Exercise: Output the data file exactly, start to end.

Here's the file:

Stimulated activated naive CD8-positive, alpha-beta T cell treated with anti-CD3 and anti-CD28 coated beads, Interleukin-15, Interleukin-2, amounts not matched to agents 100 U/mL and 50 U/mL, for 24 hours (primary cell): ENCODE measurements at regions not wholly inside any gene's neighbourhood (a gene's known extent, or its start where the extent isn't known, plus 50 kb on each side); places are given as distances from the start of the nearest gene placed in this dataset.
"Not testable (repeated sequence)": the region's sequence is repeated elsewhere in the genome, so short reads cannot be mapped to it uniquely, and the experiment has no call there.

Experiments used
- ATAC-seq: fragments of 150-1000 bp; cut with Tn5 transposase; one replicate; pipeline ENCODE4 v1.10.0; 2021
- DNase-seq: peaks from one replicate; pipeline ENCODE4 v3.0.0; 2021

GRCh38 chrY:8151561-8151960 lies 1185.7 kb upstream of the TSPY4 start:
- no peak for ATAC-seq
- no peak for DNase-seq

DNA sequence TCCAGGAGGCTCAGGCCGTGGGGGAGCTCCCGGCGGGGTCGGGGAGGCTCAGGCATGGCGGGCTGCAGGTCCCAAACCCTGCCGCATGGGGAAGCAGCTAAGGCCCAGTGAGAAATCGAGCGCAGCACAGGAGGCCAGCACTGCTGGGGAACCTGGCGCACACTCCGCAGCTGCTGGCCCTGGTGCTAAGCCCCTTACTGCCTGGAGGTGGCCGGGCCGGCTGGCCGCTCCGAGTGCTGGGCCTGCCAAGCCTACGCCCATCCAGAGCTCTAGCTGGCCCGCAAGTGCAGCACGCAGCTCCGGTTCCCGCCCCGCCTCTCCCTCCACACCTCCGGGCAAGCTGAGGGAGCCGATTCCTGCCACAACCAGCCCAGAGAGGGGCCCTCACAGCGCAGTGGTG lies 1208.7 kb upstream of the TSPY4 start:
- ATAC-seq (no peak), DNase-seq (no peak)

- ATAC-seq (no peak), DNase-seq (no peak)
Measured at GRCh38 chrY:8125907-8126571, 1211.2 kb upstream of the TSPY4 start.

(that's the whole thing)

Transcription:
Stimulated activated naive CD8-positive, alpha-beta T cell treated with anti-CD3 and anti-CD28 coated beads, Interleukin-15, Interleukin-2, amounts not matched to agents 100 U/mL and 50 U/mL, for 24 hours (primary cell): ENCODE measurements at regions not wholly inside any gene's neighbourhood (a gene's known extent, or its start where the extent isn't known, plus 50 kb on each side); places are given as distances from the start of the nearest gene placed in this dataset.
"Not testable (repeated sequence)": the region's sequence is repeated elsewhere in the genome, so short reads cannot be mapped to it uniquely, and the experiment has no call there.

Experiments used
- ATAC-seq: fragments of 150-1000 bp; cut with Tn5 transposase; one replicate; pipeline ENCODE4 v1.10.0; 2021
- DNase-seq: peaks from one replicate; pipeline ENCODE4 v3.0.0; 2021

GRCh38 chrY:8151561-8151960 lies 1185.7 kb upstream of the TSPY4 start:
- no peak for ATAC-seq
- no peak for DNase-seq

DNA sequence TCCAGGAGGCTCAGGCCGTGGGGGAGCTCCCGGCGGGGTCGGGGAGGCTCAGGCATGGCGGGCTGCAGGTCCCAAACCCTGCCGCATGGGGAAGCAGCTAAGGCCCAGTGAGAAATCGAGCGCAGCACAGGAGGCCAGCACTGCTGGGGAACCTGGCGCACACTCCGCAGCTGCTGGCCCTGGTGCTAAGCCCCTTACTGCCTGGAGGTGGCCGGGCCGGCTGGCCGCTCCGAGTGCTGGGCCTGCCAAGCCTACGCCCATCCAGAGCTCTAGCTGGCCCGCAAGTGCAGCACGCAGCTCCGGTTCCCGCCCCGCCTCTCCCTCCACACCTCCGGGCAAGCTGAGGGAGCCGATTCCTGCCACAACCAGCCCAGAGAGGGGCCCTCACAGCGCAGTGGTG lies 1208.7 kb upstream of the TSPY4 start:
- ATAC-seq (no peak), DNase-seq (no peak)

- ATAC-seq (no peak), DNase-seq (no peak)
Measured at GRCh38 chrY:8125907-8126571, 1211.2 kb upstream of the TSPY4 start.